Eddie Howe: ‘I don’t want to be told my team didn’t play well by my piano teacher’
wear a microphone at a training session during pre-season in La Manga.ou hear a lot of players say: ‘Well, the manager put the ball down and stuck it in the top corner.’ … I’m not one of them,” Eddie Howe says, breaking into laughter, halfway through explaining how he agreed to
The subsequent video offered a fascinating insight into Howe’s thinking, intensity and his hands-on coaching style but that line in self-deprecation is symptomatic of the Bournemouth manager’s modesty; he is a workaholic, reluctant to overindulge in the seismic strides the club has made since his first game in charge at Darlington almost 11 years ago.
“I think along the way there have been fleeting moments where I’ve gone, ‘That was really good today’ or ‘That was a big moment’. You sort of know as you go along where the big successes have come but in terms of sitting back and putting my feet up and wallowing in it … never.
“Even at the end of the season, it’s always about the next achievement, the next thing we can do. And I want to be like that – that’s how I think you get the next one. One day I’m sure I will look back with so many special memories – probably too many to even talk about – but that will be the time I’ll enjoy it.”
Howe’s journey with Bournemouth from the foot of League Two to a fifth successive season in the Premier League is unprecedented and he is hungry for the club to break new ground. He is absorbing company at Bournemouth’s training pavilion, touching on everything from A-ha to cricket and Formula One, but it is his passion for coaching and the care he has for his players that shines through, as it does in that video clip.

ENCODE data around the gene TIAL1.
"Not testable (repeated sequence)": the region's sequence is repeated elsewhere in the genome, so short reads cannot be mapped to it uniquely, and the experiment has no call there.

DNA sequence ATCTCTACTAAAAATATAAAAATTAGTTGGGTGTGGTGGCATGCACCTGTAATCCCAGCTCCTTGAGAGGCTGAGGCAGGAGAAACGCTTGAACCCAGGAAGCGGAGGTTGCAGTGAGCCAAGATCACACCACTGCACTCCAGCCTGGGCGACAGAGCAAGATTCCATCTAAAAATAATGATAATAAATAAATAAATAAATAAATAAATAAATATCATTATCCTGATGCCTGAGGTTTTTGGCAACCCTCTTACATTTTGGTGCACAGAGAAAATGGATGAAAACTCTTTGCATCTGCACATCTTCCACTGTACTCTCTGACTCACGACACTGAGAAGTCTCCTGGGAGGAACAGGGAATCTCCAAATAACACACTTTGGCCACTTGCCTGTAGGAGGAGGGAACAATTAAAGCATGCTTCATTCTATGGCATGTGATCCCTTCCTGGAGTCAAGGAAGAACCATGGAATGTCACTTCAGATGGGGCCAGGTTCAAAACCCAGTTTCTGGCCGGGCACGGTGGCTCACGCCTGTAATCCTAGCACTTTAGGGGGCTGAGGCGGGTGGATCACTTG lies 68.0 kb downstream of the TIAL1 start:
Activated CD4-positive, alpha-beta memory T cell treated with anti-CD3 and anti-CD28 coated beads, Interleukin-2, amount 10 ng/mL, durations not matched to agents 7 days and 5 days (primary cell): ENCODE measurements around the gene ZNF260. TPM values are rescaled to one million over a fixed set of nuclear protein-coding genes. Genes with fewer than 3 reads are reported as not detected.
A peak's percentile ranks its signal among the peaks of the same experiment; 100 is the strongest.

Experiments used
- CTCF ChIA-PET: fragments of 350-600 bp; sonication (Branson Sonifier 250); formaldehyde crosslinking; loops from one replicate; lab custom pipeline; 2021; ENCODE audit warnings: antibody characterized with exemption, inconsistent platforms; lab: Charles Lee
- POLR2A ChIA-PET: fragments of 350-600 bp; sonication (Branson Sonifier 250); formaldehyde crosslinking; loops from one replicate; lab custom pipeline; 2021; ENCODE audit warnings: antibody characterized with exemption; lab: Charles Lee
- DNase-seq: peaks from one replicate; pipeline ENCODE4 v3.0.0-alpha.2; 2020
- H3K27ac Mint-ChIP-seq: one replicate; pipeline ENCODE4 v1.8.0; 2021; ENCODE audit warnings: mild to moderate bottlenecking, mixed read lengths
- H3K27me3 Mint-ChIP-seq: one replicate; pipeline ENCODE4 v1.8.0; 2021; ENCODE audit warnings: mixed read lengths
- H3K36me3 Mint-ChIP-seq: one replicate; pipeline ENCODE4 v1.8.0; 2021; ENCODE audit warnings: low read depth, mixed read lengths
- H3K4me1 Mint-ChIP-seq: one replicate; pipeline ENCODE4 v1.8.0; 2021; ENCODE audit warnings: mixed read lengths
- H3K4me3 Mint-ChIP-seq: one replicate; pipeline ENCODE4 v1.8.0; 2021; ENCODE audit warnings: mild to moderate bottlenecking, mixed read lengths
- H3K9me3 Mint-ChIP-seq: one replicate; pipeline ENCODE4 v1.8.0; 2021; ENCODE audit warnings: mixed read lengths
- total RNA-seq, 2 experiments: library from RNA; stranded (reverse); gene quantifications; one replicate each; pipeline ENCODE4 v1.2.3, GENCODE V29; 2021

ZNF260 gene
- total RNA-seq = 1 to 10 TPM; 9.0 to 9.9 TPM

“They are not going to stand and clap things that I do with the ball but I do like to try, if I can, to demonstrate something, whether it is defending, attacking or movements,” says the 42-year-old, who made more than 300 appearances for Bournemouth. “I’m very there, mentally and physically, with the players and always have been, and I’d like to think that won’t change in the short term at least.”
Howe is talking on a sofa in a corner of the canteen, fresh from analysing Tottenham – Saturday’s opponents – with the first-team coach, Stephen Purches, and Garvan Stewart, the head football analyst, having spent last weekend consumed by a 2-1 defeat at home by Wolves.
A diligent and meticulous character, Howe could not allow defeat to stew. “The first thing I do when I get home is I watch the game. I’ll make notes, clip team clips, individual player clips and then build on my initial impression of the game. I don’t like that feeling of not knowing the answers or feeling I don’t know the answers. You have a lot of emotions going through you at the end of a game but on the back of a performance and a result like that I tend to attack it straight away.”